It meant the keen learner had a hard time reading braille and struggled in school – until she started using computer software that turned words into sounds.

The reporter hears four streams of audio through her headphones while presenting the news and uses a laptop with speech software which reads out whatever she types and anything her mouse scans over.

The four streams include a voice telling her what to say during the bulletin, her voice throughout the microphone reading the news, the grabs that have been packaged before going to air, and a clock telling her when to start and finish.

Campanella previously told Daily Mail Australia it had taken her four years to get the technology down pat and that it still wasn’t perfect.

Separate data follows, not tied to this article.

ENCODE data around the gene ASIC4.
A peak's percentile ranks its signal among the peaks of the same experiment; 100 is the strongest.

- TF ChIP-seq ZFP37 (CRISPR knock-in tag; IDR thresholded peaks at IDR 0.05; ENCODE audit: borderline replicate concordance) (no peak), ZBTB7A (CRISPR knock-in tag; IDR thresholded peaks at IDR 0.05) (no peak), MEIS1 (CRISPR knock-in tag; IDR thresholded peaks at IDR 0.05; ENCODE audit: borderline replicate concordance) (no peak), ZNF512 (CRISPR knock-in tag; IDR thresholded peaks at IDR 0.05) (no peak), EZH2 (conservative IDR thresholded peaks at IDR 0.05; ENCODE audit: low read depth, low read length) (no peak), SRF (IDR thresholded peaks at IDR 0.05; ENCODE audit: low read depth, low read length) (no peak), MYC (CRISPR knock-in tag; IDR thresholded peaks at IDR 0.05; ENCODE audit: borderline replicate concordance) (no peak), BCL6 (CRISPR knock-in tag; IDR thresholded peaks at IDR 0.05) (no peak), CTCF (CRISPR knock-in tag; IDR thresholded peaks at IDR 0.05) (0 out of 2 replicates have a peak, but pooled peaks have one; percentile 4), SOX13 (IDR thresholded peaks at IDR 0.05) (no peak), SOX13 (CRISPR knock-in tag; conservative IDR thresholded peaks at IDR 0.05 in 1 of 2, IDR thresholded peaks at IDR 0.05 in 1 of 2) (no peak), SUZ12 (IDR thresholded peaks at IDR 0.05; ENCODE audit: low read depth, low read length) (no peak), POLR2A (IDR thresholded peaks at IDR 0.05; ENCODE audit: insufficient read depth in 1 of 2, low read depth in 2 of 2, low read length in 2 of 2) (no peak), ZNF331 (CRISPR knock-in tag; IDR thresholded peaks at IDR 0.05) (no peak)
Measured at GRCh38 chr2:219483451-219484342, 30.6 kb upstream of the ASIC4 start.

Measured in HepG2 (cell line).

Campanella has worked as a newsreader on Triple J radio for over seven years and has been at the ABC for over a decade after landing her first gig in 2011

Campanella has worked as a newsreader on Triple J radio for over seven years and has been at the ABC for over a decade after landing her first gig in 2011

The journalist hears four streams of audio through her headphones while presenting the news and uses a laptop with speech software which reads out whatever she types and anything her mouse scans over (pictured, Campanella at work)

The journalist hears four streams of audio through her headphones while presenting the news and uses a laptop with speech software which reads out whatever she types and anything her mouse scans over (pictured, Campanella at work)

‘I’ve got to be careful not to lag too far behind,’ she said in 2015. 

‘It’s got to be a split second after I hear it that I say it – so it’s not a perfect system but it works quite well for the most part.’